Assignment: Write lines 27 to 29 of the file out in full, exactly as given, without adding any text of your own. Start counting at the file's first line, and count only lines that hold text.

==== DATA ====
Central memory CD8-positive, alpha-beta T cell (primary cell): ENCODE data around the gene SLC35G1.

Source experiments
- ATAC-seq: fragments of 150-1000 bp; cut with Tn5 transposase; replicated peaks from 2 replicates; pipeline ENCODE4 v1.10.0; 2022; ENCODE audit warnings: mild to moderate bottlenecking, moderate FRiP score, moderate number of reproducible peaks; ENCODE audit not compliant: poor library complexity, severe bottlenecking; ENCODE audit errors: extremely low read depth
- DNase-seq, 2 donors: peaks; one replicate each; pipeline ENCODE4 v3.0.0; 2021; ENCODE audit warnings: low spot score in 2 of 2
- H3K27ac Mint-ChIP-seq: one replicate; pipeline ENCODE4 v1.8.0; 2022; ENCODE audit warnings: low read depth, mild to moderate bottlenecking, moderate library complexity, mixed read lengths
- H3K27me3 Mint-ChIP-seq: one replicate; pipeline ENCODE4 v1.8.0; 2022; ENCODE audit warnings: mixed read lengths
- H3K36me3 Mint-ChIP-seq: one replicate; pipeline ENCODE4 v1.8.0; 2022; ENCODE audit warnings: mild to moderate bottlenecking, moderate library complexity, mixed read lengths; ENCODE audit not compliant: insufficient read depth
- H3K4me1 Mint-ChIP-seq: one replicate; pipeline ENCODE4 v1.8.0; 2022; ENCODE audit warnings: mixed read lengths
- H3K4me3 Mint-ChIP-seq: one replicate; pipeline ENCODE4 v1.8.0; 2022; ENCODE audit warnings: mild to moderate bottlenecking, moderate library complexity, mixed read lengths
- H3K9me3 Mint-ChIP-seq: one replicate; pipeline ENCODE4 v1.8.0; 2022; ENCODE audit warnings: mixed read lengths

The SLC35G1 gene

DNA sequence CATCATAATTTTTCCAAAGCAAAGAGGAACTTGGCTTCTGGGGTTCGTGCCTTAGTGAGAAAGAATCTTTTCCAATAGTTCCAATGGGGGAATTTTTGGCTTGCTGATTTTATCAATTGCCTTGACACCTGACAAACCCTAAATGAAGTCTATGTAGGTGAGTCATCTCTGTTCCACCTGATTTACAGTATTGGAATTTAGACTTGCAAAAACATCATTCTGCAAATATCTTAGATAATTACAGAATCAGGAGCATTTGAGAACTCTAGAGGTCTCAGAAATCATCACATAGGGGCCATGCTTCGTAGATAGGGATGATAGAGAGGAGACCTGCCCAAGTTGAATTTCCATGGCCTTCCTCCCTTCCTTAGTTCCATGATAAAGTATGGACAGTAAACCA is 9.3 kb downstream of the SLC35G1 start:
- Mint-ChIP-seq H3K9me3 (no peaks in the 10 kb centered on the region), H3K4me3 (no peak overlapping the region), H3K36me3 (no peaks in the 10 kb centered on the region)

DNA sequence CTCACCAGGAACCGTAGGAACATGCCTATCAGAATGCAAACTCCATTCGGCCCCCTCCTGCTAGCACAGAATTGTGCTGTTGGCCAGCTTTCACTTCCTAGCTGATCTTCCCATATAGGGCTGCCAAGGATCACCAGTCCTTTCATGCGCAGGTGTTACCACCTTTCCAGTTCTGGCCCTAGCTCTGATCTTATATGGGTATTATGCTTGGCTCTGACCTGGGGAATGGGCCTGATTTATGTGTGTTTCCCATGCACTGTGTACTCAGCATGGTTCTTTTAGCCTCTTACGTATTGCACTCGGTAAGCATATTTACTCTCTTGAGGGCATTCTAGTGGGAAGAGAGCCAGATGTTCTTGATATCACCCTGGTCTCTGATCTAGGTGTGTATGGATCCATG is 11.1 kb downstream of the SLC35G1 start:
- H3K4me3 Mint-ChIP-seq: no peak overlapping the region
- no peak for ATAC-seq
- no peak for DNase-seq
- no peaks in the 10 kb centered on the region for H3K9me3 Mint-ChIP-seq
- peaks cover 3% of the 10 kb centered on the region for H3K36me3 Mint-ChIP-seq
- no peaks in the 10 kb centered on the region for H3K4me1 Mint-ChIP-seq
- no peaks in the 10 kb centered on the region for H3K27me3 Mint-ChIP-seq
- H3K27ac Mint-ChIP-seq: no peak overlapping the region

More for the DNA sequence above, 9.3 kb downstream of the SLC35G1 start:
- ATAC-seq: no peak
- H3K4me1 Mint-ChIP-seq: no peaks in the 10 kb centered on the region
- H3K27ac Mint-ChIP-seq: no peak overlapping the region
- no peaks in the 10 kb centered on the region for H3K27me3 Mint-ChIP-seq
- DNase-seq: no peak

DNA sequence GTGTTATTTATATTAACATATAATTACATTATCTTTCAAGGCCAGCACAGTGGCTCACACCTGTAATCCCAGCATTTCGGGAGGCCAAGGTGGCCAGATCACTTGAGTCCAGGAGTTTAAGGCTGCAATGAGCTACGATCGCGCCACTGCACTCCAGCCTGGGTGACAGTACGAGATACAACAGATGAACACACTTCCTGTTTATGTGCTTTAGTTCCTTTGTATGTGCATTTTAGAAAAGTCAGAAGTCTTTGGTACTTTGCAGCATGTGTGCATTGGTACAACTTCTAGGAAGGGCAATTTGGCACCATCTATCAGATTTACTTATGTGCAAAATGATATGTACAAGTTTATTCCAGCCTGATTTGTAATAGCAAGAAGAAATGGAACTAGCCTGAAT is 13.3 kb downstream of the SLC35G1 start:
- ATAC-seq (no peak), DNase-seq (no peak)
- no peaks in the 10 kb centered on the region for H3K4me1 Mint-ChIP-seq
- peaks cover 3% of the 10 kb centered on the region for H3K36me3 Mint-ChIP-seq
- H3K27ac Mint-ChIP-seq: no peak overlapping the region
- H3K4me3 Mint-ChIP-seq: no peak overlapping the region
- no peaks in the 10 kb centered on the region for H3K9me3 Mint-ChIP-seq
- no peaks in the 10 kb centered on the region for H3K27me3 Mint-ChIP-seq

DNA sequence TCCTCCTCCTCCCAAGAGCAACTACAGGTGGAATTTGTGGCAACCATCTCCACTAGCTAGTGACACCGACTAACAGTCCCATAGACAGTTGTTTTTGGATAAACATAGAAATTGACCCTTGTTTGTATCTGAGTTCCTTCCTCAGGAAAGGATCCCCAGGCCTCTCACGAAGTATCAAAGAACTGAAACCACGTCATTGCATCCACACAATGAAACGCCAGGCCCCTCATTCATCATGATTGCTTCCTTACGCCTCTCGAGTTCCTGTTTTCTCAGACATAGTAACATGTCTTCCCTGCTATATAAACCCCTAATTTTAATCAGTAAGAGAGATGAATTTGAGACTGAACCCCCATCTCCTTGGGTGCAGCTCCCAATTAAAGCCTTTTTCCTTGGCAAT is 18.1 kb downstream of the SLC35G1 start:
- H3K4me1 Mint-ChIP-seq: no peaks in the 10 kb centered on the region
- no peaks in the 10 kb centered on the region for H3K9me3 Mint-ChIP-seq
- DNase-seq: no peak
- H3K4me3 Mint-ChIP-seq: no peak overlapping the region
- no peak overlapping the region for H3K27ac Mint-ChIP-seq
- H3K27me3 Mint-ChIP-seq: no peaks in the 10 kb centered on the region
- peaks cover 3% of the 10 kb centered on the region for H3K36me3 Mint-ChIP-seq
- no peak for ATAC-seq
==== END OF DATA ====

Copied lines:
- no peaks in the 10 kb centered on the region for H3K27me3 Mint-ChIP-seq
- DNase-seq: no peak

DNA sequence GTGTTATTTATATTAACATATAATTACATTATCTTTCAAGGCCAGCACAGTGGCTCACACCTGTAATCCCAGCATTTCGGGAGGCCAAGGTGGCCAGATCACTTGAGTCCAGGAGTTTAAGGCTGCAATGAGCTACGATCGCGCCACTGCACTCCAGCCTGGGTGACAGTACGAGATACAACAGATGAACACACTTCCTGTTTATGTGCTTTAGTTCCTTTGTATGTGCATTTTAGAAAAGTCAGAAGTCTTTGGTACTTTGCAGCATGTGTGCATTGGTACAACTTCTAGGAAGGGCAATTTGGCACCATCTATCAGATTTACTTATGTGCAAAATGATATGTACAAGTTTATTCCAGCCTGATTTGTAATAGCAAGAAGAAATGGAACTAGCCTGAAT is 13.3 kb downstream of the SLC35G1 start: